Now Available for Public Comment: Notice of Proposed Rulemaking (NPRM) for FDAAA 801 and NIH Draft Reporting Policy for NIH-Funded Trials

Blind Child Melatonin Treatment Study

This study is currently recruiting participants. (see Contacts and Locations)
Verified November 2014 by Oregon Health and Science University
Sponsor:
Collaborator:
Information provided by (Responsible Party):
Alfred Lewy, Oregon Health and Science University
ClinicalTrials.gov Identifier:
NCT00691444
First received: June 3, 2008
Last updated: November 4, 2014
Last verified: November 2014

June 3, 2008
November 4, 2014
September 2002
March 2015   (final data collection date for primary outcome measure)
circadian phase marker, as measured by the melatonin levels in serial salivary and/or plasma samples. [ Time Frame: biweekly throughout the entire study ] [ Designated as safety issue: No ]
Same as current
Complete list of historical versions of study NCT00691444 on ClinicalTrials.gov Archive Site
Durability and Toxicity Side Effects Questionnaire [ Time Frame: 1 year ] [ Designated as safety issue: Yes ]
Same as current
Not Provided
Not Provided
 
Blind Child Melatonin Treatment Study
Melatonin Studies of Blind Children

The primary focus of this five-year study will be to optimize the melatonin dosing regimen for synchronizing the body clocks of blind children to the 24-hour day.

We intend to study as many as 26 blind children through up to three melatonin treatment regimens, all of which involve a dose step-down in which the melatonin dose will be reduced gradually to find the lowest effective dose. The 3 treatment plans differ only in the start dose. Successfully treated subjects (of one treatment plan) will enter a one-year intensive assessment of the safety and efficacy of melatonin treatment in which the subject will take the same dose for one year and complete biweekly assessments of efficacy and side-effects. The final phase of the study involves a placebo discontinuation, in which the subject's circadian rhythm will be returned to the baseline rhythm (this may take up to 6 months for some subjects).

Interventional
Not Provided
Allocation: Non-Randomized
Endpoint Classification: Safety/Efficacy Study
Intervention Model: Parallel Assignment
Masking: Single Blind (Subject)
Primary Purpose: Treatment
Blindness
  • Dietary Supplement: Melatonin

    Subjects will be given up to 0.5 mg daily.

    0.005-20 mg, daily, up to 5 years (the exact duration depends on each subjects response to the dose and the specifics of their circadian rhythm patterns).

  • Dietary Supplement: Melatonin

    Subjects will be given up to 10 mg daily.

    0.005-20 mg, daily, up to 5 years (the exact duration depends on each subjects response to the dose and the specifics of their circadian rhythm patterns).

  • Biological: Melatonin

    Subjects will be given up to 20 mg daily.

    0.005-20 mg, daily, up to 5 years (the exact duration depends on each subjects response to the dose and the specifics of their circadian rhythm patterns).

  • Experimental: 1
    Subjects will be given up to 0.5 mg daily. If the treatment works, the dose will be reduced gradually until the lowest, effective dose is identified. If the treatment is unsuccessful, the subject will be taken off treatment and later enrolled in a different treatment plan.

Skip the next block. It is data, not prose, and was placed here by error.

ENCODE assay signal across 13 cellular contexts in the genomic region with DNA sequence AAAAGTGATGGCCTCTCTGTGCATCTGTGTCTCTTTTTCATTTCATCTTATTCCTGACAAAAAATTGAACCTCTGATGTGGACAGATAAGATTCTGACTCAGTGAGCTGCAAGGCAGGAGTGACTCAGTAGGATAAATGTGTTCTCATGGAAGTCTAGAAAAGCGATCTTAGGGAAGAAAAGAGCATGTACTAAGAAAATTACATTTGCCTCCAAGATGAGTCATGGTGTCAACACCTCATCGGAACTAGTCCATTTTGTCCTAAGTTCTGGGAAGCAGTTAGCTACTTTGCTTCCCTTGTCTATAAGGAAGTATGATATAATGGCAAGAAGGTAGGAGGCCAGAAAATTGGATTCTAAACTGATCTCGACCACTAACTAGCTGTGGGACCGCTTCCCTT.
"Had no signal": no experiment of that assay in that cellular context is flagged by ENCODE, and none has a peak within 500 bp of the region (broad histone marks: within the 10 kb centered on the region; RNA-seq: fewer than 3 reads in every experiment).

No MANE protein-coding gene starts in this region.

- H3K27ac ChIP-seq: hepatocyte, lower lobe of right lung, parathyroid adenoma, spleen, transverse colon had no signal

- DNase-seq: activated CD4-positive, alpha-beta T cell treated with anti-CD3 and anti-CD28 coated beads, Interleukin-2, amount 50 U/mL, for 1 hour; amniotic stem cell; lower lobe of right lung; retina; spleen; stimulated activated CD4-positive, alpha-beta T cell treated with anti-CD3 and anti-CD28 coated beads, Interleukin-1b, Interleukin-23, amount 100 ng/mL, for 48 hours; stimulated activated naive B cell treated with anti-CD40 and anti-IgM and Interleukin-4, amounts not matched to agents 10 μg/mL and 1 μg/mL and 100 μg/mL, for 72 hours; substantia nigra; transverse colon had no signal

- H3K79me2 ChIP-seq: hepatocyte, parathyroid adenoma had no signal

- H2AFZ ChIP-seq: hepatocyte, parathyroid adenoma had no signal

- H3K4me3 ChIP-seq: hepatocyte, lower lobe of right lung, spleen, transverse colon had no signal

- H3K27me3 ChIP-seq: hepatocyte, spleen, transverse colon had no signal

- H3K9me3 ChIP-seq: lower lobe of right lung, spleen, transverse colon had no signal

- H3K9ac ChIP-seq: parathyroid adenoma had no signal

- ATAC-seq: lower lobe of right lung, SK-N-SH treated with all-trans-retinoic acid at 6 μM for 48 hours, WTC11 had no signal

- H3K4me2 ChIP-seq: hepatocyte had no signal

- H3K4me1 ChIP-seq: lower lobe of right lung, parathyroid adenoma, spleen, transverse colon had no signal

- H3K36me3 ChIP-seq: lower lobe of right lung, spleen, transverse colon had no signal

Intervention: Dietary Supplement: Melatonin
  • Experimental: 2
    Subjects will be given up to 10 mg daily. If the treatment works, the dose will be reduced gradually until the lowest, effective dose is identified. If the treatment is unsuccessful, the subject will be taken off treatment and later enrolled in a different treatment plan.
    Intervention: Dietary Supplement: Melatonin
  • Experimental: 3
    Subjects will be given up to 20 mg daily. If the treatment works, the dose will be reduced gradually until the lowest, effective dose is identified. If the treatment is unsuccessful, the subject will be taken off treatment and later enrolled in a different treatment plan.
    Intervention: Biological: Melatonin

*   Includes publications given by the data provider as well as publications identified by ClinicalTrials.gov Identifier (NCT Number) in Medline.
 
Recruiting
26
March 2015
March 2015   (final data collection date for primary outcome measure)

Inclusion Criteria:

  • Children and adults 5 to 20 years old
  • Blindness for at least one year, verified by an ophthalmologic exam
  • Ability to comply with the requirements of the experimental protocol
  • And no clinically significant abnormalities (other than blindness) on a general physical examination.
  • Subjects must be competent to sign informed consent if age 18 or older. Parents and subjects will be interviewed together and, when appropriate (for example, subject is age 18 or older), separately as well.

Exclusion Criteria:

  • Abnormal heart, liver or kidney function; intractable seizure disorders
  • Significant laboratory abnormalities on CBC, Comprehensive Metabolic set, or UA (dip stick method)
  • Pregnancy; sexual activity in post-pubertal females not using a recognized and valid contraceptive method
  • A current Axis I psychiatric or substance abuse disorder according to the DSM-IV Manual ; OR
  • External demands that limit the ability to maintain a regular schedule, e.g. night shift work.
Both
5 Years to 20 Years
No
Contact: Amber Laurie 1-866-424-6060 sleeplab@ohsu.edu
Contact: Alfred J Lewy, MD, PhD 503-494-7746 lewy@ohsu.edu
United States
 
NCT00691444
eIRB 1251, R01 HD42125
Yes
Alfred Lewy, Oregon Health and Science University
Oregon Health and Science University
Eunice Kennedy Shriver National Institute of Child Health and Human Development (NICHD)
Principal Investigator: Alfred J Lewy, MD, PhD Oregon Health and Science University
Oregon Health and Science University
November 2014

ICMJE     Data element required by the International Committee of Medical Journal Editors and the World Health Organization ICTRP